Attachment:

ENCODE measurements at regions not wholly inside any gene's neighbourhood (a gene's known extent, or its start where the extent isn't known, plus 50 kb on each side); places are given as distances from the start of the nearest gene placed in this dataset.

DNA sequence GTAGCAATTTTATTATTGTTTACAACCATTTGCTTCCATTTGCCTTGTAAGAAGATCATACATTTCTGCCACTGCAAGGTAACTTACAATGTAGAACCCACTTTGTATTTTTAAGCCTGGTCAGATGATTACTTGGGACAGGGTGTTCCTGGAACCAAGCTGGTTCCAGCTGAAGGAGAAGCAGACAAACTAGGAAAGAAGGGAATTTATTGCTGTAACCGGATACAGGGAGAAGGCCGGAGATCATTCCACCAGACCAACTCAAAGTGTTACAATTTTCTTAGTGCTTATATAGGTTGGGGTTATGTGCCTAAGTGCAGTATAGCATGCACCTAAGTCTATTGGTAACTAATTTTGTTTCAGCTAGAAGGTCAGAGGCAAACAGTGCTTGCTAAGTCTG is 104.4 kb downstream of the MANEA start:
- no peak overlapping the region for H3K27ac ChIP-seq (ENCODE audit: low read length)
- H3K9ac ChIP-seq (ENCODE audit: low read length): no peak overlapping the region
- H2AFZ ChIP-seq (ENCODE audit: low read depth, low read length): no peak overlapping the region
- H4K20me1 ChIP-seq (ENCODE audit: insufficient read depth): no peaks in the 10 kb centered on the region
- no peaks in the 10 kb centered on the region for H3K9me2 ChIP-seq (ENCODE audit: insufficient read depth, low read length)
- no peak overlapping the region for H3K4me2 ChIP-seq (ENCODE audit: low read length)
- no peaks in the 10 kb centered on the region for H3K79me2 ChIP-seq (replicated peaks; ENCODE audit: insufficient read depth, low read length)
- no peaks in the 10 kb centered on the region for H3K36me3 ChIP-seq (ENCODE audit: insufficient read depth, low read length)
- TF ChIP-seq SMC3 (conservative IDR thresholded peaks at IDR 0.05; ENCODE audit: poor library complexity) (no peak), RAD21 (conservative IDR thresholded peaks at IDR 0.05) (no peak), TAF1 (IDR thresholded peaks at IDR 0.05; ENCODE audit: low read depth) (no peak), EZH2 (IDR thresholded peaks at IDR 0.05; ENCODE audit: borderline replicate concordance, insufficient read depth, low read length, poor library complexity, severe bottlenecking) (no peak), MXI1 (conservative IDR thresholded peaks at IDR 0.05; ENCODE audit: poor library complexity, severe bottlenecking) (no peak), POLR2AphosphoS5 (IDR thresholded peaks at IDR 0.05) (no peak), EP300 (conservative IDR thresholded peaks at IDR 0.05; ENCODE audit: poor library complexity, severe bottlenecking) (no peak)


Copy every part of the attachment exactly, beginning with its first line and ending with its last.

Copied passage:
ENCODE measurements at regions not wholly inside any gene's neighbourhood (a gene's known extent, or its start where the extent isn't known, plus 50 kb on each side); places are given as distances from the start of the nearest gene placed in this dataset.

DNA sequence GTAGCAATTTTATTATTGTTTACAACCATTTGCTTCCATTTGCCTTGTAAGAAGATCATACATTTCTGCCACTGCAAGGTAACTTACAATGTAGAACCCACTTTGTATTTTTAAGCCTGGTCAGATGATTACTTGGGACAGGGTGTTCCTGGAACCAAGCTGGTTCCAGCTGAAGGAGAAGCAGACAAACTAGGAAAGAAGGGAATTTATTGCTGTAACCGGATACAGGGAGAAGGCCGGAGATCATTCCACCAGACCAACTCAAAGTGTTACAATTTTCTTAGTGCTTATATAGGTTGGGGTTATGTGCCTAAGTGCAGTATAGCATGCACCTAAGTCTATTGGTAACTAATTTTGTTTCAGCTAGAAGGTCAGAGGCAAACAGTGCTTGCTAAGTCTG is 104.4 kb downstream of the MANEA start:
- no peak overlapping the region for H3K27ac ChIP-seq (ENCODE audit: low read length)
- H3K9ac ChIP-seq (ENCODE audit: low read length): no peak overlapping the region
- H2AFZ ChIP-seq (ENCODE audit: low read depth, low read length): no peak overlapping the region
- H4K20me1 ChIP-seq (ENCODE audit: insufficient read depth): no peaks in the 10 kb centered on the region
- no peaks in the 10 kb centered on the region for H3K9me2 ChIP-seq (ENCODE audit: insufficient read depth, low read length)
- no peak overlapping the region for H3K4me2 ChIP-seq (ENCODE audit: low read length)
- no peaks in the 10 kb centered on the region for H3K79me2 ChIP-seq (replicated peaks; ENCODE audit: insufficient read depth, low read length)
- no peaks in the 10 kb centered on the region for H3K36me3 ChIP-seq (ENCODE audit: insufficient read depth, low read length)
- TF ChIP-seq SMC3 (conservative IDR thresholded peaks at IDR 0.05; ENCODE audit: poor library complexity) (no peak), RAD21 (conservative IDR thresholded peaks at IDR 0.05) (no peak), TAF1 (IDR thresholded peaks at IDR 0.05; ENCODE audit: low read depth) (no peak), EZH2 (IDR thresholded peaks at IDR 0.05; ENCODE audit: borderline replicate concordance, insufficient read depth, low read length, poor library complexity, severe bottlenecking) (no peak), MXI1 (conservative IDR thresholded peaks at IDR 0.05; ENCODE audit: poor library complexity, severe bottlenecking) (no peak), POLR2AphosphoS5 (IDR thresholded peaks at IDR 0.05) (no peak), EP300 (conservative IDR thresholded peaks at IDR 0.05; ENCODE audit: poor library complexity, severe bottlenecking) (no peak)